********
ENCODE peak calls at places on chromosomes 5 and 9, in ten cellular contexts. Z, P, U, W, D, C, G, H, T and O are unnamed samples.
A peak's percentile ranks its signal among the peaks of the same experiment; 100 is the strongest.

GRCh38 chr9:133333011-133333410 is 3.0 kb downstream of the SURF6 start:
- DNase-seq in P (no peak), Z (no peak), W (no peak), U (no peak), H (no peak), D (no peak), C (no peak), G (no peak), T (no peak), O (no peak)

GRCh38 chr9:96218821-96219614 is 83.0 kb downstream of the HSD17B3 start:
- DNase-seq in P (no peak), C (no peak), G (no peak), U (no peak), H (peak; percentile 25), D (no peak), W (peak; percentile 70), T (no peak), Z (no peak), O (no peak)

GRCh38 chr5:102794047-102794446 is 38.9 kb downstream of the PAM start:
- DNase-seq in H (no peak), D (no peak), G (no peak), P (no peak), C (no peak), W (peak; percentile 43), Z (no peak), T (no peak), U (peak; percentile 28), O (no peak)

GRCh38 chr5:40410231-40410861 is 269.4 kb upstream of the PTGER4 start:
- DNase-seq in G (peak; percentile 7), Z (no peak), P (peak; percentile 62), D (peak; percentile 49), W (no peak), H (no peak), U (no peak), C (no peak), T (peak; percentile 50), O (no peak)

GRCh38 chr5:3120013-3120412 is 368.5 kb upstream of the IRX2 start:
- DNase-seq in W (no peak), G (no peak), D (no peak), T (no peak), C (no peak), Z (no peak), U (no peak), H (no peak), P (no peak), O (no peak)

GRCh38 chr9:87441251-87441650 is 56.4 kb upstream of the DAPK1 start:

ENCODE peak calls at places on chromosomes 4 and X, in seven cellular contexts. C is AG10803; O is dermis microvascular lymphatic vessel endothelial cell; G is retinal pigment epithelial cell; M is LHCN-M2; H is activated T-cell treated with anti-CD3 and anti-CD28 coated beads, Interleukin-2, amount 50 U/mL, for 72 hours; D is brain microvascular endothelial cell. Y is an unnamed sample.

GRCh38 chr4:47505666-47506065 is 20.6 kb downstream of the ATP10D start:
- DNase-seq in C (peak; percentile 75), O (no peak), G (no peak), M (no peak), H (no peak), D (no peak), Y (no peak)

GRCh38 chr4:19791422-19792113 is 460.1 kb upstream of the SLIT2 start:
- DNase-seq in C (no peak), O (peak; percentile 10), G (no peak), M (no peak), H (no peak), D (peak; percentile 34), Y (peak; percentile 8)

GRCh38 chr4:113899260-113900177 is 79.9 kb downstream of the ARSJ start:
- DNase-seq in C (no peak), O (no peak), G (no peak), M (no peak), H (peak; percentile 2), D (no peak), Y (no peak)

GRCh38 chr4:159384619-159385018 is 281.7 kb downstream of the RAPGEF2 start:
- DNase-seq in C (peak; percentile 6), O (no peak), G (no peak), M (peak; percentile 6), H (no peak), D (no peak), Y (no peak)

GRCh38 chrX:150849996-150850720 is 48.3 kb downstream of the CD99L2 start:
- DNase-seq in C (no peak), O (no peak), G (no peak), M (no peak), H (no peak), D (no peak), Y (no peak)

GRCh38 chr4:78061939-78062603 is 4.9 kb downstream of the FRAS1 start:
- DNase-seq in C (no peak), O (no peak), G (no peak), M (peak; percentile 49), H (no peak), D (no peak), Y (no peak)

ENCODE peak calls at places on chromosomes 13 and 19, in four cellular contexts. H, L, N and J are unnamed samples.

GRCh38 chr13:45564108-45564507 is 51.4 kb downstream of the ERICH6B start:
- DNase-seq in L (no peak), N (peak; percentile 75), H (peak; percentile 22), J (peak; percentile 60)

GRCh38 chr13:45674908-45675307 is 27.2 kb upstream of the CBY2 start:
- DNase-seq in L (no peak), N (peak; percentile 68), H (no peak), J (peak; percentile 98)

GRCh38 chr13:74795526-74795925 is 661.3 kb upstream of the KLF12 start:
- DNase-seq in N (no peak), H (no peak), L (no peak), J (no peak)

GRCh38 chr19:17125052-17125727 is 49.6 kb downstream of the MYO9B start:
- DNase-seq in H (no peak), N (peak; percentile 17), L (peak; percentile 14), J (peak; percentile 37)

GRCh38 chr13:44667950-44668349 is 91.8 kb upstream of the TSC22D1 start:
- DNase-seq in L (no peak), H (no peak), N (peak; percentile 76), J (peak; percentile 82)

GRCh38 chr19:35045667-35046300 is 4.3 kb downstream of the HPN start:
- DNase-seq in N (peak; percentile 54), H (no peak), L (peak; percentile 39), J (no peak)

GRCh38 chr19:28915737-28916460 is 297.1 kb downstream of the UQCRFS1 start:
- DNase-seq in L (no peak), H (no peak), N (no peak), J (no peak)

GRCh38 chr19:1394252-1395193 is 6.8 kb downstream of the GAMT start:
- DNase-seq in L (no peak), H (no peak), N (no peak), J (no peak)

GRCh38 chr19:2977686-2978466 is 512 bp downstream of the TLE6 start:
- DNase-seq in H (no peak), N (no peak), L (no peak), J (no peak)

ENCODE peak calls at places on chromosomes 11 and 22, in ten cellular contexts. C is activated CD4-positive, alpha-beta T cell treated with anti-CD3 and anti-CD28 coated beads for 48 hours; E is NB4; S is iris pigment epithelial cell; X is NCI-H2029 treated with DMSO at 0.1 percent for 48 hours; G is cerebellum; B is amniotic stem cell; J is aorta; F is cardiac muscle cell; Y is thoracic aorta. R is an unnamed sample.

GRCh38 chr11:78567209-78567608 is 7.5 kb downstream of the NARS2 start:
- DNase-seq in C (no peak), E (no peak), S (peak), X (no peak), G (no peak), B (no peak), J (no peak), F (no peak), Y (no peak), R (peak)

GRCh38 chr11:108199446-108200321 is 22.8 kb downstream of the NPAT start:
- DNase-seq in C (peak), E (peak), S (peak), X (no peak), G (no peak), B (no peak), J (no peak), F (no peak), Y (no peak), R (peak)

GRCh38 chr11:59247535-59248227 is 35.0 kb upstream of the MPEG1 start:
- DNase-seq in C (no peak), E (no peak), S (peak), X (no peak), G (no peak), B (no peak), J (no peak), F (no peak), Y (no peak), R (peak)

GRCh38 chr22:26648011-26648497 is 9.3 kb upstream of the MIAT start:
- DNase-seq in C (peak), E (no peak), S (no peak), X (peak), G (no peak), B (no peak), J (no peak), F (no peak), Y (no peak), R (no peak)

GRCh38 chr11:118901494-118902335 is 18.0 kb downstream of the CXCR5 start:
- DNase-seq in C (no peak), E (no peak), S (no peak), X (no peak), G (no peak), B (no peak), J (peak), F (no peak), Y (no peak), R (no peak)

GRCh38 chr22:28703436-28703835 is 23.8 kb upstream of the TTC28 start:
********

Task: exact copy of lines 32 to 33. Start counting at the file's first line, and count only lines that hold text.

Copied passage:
GRCh38 chr13:74795526-74795925 is 661.3 kb upstream of the KLF12 start:
- DNase-seq in N (no peak), H (no peak), L (no peak), J (no peak)